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Infiniti Australia chief departs

Moving on: Infiniti Australia projects strong growth next year with two new volume models, the Q30 and Q50, but founding boss Kevin Snell is leaving.

Founding Infiniti Australia boss Kevin Snell quits, effective from end of September

6 Sep 2013

KEVIN Snell, general manager of Infiniti’s fledgling Australian operations, has resigned from the company effective from the end of September.

In a short release, Infiniti Cars Australia today announced Mr Snell would depart the Japanese luxury car brand to “establish his own independent business operation outside the automotive industry”.

Mr Snell has led the brand for the past three years, even though it has only sold vehicles here for about 12 months. Over that time, Mr Snell drove the development of the brand’s expansionary business case and oversaw its operations since launch.

Now head-quartered globally in Hong Kong, the Nissan-owned luxury brand is in the midst of expanding beyond its US heartland into a host of other mature markets across the globe. Australia is seen as an important, if small-volume, market among these.

Former Ateco employee Andrei Zaitzev, who was last week announced as Infiniti Australia’s new national sales manager, will assume Mr Snell’s responsibilities on an interim basis.

Infiniti Global president Johan de Nysschen expressed well-wishes for the departing Mr Snell.

 center imageLeft: Infiniti Australia general manager Kevin Snell.

“Kevin has successfully laid the groundwork for Infiniti in Australia. I am grateful for his strong contributions and wish him well in his new endeavours,” he said.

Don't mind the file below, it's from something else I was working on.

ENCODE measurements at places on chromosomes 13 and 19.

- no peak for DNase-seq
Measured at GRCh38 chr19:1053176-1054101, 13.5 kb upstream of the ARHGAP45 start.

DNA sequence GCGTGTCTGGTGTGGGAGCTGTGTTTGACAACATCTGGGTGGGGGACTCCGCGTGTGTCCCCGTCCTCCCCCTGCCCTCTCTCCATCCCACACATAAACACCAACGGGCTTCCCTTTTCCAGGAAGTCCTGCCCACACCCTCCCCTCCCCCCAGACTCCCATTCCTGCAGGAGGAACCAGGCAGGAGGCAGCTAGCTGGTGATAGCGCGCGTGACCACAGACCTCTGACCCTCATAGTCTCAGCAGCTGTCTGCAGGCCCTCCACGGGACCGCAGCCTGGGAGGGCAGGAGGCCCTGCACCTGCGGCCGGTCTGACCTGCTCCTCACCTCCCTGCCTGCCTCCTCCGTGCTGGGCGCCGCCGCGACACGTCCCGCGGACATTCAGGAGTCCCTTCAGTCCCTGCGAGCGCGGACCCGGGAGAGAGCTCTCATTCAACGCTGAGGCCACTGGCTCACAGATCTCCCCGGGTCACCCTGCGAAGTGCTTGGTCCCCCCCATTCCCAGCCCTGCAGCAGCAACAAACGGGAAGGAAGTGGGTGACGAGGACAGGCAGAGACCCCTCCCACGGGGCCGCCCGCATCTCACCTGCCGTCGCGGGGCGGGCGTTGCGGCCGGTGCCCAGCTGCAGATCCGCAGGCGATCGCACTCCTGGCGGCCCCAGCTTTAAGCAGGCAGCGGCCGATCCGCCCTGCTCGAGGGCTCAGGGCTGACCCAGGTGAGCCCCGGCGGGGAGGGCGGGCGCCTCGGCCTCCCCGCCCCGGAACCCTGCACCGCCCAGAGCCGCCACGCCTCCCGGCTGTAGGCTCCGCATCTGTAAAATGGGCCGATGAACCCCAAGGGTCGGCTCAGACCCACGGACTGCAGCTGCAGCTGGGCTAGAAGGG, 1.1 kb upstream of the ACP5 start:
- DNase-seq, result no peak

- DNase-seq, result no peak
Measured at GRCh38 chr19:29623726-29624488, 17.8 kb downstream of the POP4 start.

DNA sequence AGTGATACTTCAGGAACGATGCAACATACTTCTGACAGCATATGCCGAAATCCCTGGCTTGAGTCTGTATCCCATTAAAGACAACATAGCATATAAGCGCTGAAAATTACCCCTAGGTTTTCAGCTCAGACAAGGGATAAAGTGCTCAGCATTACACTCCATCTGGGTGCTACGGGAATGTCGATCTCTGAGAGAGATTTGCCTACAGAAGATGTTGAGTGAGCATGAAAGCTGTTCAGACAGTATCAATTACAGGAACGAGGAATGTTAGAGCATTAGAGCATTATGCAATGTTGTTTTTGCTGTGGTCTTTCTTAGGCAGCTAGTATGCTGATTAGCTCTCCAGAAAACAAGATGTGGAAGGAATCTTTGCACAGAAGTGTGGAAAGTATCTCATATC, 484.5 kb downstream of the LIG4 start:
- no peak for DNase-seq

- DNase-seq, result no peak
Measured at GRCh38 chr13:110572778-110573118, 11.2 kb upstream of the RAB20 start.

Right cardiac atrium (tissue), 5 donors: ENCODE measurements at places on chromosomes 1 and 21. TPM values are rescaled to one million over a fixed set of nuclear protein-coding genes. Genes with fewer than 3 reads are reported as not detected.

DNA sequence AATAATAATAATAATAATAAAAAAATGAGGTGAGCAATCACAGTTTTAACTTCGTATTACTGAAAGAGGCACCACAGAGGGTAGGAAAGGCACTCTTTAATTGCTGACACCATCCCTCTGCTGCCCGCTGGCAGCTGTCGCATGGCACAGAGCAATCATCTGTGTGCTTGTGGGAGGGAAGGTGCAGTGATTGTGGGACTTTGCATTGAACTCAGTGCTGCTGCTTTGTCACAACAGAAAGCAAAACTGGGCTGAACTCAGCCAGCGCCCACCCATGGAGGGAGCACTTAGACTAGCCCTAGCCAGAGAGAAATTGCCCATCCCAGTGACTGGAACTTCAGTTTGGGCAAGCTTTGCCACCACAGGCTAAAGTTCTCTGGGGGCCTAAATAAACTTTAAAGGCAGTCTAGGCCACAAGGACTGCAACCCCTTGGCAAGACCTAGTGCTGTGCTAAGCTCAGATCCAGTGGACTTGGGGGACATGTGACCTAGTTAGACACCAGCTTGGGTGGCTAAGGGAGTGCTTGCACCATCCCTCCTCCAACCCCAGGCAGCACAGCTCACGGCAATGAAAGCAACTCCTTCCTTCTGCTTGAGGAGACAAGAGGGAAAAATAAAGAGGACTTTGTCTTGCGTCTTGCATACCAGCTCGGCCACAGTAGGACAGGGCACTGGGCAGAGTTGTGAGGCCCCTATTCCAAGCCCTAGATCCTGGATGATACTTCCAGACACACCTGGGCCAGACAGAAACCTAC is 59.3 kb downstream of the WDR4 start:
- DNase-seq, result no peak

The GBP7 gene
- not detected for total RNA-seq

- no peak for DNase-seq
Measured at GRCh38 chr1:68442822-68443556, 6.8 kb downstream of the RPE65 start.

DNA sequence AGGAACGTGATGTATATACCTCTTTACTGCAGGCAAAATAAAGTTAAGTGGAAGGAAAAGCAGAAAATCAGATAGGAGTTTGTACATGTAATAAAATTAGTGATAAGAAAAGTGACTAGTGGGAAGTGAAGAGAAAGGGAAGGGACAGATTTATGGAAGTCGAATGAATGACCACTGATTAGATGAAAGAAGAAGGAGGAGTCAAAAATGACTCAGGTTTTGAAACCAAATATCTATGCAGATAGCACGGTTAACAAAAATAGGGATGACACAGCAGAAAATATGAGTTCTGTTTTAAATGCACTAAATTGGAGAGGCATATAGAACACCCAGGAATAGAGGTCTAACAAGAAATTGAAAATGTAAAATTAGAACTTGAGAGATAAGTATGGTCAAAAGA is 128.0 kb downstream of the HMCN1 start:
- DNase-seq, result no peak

Infiniti was launched in Australia at the start of September last year. The premium car maker’s extensive market entry program has delivered Australian new-car buyers a refreshing alternative and, one year later, the company is underway with the next stage of its local market growth plans.” News of Mr Snell’s departure comes in the same week as Infiniti announced significant price cuts across its three-model range in order to stimulate slow early sales.

The Nissan-owned company lopped up to $10,000 from its FX soft-roader, as much as $11,500 from the M Series sedan and up to $13,100 from its G37 two-door coupe and convertible line-up.

As reported, the cuts should improve volumes in tandem with new arrivals such as the Q50 compact sedan late this year and the Q30 small-car in 2014, plus an expansion of its current three-site East Coast dealer network into both South Australia and Western Australia.

According to industry figures, 207 Infinitis have been registered this year so far, a tiny fraction of what Lexus, Audi, BMW and Mercedes-Benz have posted. In an interview earlier this week, the brand’s general manager of corporate communications Peter Fadeyev told us the company expected its early days here to be tough going.

“You can’t expect to join a highly competitive, geographically isolated market with 60-something brands and expect to sell a lot of cars quickly,” he said.

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